PATIENT ADVICE

INFORMATION ABOUT WARFARIN

Warfarin is an anticoagulant (a drug which reduces the ability of your blood to clot) which is known to help people with some types of PAH. Warfarin tablets come in different doses and colours

People taking warfarin need to have their blood checked every 4–8 weeks to ensure the level of warfarin in the blood is at a beneficial amount. These blood test will be more frequently when you first start taking warfarin until the beneficial level is achieved. The doctor will want your blood to take twice as long to clot than normal.

This is measured using a blood test called INR. INR should measure between 2 and 3 on people taking warfarin. If your INR level is uncontrolled (too high or too low) the doctor or nurse may adjust your dose and take your bloods more frequently until the level settles.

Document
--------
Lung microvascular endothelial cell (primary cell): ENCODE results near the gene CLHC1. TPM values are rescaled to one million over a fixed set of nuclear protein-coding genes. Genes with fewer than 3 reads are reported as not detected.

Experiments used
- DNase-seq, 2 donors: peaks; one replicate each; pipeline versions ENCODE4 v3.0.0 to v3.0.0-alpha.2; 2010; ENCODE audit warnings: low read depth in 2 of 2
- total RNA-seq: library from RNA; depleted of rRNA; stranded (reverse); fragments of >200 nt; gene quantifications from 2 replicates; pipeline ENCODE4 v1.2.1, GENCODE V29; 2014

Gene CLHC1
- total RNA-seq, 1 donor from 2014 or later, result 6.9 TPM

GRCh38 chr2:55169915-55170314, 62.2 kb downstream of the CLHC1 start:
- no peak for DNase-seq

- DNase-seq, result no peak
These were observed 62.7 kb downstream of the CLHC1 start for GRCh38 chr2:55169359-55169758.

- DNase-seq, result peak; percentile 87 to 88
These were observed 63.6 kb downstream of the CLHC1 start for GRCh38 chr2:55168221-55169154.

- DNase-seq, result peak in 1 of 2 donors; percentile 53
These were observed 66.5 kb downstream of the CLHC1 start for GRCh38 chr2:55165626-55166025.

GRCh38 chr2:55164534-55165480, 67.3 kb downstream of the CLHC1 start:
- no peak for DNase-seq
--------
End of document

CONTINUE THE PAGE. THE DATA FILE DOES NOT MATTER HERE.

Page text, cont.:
Precautions when taking warfarin

While Warfarin is safe to take you need to remember it reduces the ability of your blood to clot. You are more likely to bruise or bleed for longer if you injure yourself, even minor bumps or scrapes. If you experience any of the following while taking warfarin you should discuss with your doctor or nurse:

  • Prolonged bleeding from cuts.
  • Bleeding that does not stop by itself.
  • Nose bleeds.- Bleeding gums.
  • Red or dark brown coloured urine.
  • For women, increased bleeding during periods (or  any other vaginal bleeding).
  • If you suffer a head injury you should seek medical attention even if you feel fine.

Sometimes Warfarin can be affected by other medicines you may be taking, including medicines you can buy without a prescription and herbal remedies. Always check with your doctor before taking any new medicines or remedies. You should also tell your dentist, pharmacist and chiropodist.

There are no restrictions on activity or exercise while taking warfarin. However contact sports i.e. boxing, rugby are best avoided. If undertaking other sports i.e. skiing, cycling, protective equipment should always be worn.

/**/